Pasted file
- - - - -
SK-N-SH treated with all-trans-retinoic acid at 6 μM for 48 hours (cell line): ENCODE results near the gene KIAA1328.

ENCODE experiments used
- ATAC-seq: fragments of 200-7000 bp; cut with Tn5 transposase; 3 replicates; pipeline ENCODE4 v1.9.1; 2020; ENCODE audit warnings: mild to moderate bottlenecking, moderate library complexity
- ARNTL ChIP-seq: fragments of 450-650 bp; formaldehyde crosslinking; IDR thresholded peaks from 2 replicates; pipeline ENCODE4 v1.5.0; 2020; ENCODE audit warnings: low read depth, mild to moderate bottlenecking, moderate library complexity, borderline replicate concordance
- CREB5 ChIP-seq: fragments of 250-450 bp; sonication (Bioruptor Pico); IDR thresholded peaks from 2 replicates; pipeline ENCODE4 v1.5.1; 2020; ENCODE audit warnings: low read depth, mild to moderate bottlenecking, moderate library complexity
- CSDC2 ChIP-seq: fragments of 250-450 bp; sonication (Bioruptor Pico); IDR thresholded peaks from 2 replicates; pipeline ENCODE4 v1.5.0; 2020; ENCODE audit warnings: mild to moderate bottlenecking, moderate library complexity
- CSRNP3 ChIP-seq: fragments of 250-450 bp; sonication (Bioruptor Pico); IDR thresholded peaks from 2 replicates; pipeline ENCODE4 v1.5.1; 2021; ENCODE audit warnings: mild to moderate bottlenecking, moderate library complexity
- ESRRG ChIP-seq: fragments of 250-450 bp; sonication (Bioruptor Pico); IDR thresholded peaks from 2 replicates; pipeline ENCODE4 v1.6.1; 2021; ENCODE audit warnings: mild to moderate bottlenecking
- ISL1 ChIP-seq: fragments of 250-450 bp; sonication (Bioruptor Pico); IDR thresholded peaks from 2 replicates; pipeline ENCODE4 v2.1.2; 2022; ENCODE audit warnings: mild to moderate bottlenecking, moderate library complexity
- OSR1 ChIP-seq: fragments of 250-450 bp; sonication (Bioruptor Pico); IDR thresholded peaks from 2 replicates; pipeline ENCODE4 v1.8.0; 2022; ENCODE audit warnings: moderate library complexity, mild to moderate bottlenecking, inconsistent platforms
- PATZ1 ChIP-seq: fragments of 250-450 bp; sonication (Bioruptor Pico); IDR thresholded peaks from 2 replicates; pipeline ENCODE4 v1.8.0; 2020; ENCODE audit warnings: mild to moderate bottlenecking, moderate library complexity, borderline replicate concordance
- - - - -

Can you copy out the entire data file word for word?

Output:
SK-N-SH treated with all-trans-retinoic acid at 6 μM for 48 hours (cell line): ENCODE results near the gene KIAA1328.

ENCODE experiments used
- ATAC-seq: fragments of 200-7000 bp; cut with Tn5 transposase; 3 replicates; pipeline ENCODE4 v1.9.1; 2020; ENCODE audit warnings: mild to moderate bottlenecking, moderate library complexity
- ARNTL ChIP-seq: fragments of 450-650 bp; formaldehyde crosslinking; IDR thresholded peaks from 2 replicates; pipeline ENCODE4 v1.5.0; 2020; ENCODE audit warnings: low read depth, mild to moderate bottlenecking, moderate library complexity, borderline replicate concordance
- CREB5 ChIP-seq: fragments of 250-450 bp; sonication (Bioruptor Pico); IDR thresholded peaks from 2 replicates; pipeline ENCODE4 v1.5.1; 2020; ENCODE audit warnings: low read depth, mild to moderate bottlenecking, moderate library complexity
- CSDC2 ChIP-seq: fragments of 250-450 bp; sonication (Bioruptor Pico); IDR thresholded peaks from 2 replicates; pipeline ENCODE4 v1.5.0; 2020; ENCODE audit warnings: mild to moderate bottlenecking, moderate library complexity
- CSRNP3 ChIP-seq: fragments of 250-450 bp; sonication (Bioruptor Pico); IDR thresholded peaks from 2 replicates; pipeline ENCODE4 v1.5.1; 2021; ENCODE audit warnings: mild to moderate bottlenecking, moderate library complexity
- ESRRG ChIP-seq: fragments of 250-450 bp; sonication (Bioruptor Pico); IDR thresholded peaks from 2 replicates; pipeline ENCODE4 v1.6.1; 2021; ENCODE audit warnings: mild to moderate bottlenecking
- ISL1 ChIP-seq: fragments of 250-450 bp; sonication (Bioruptor Pico); IDR thresholded peaks from 2 replicates; pipeline ENCODE4 v2.1.2; 2022; ENCODE audit warnings: mild to moderate bottlenecking, moderate library complexity
- OSR1 ChIP-seq: fragments of 250-450 bp; sonication (Bioruptor Pico); IDR thresholded peaks from 2 replicates; pipeline ENCODE4 v1.8.0; 2022; ENCODE audit warnings: moderate library complexity, mild to moderate bottlenecking, inconsistent platforms
- PATZ1 ChIP-seq: fragments of 250-450 bp; sonication (Bioruptor Pico); IDR thresholded peaks from 2 replicates; pipeline ENCODE4 v1.8.0; 2020; ENCODE audit warnings: mild to moderate bottlenecking, moderate library complexity, borderline replicate concordance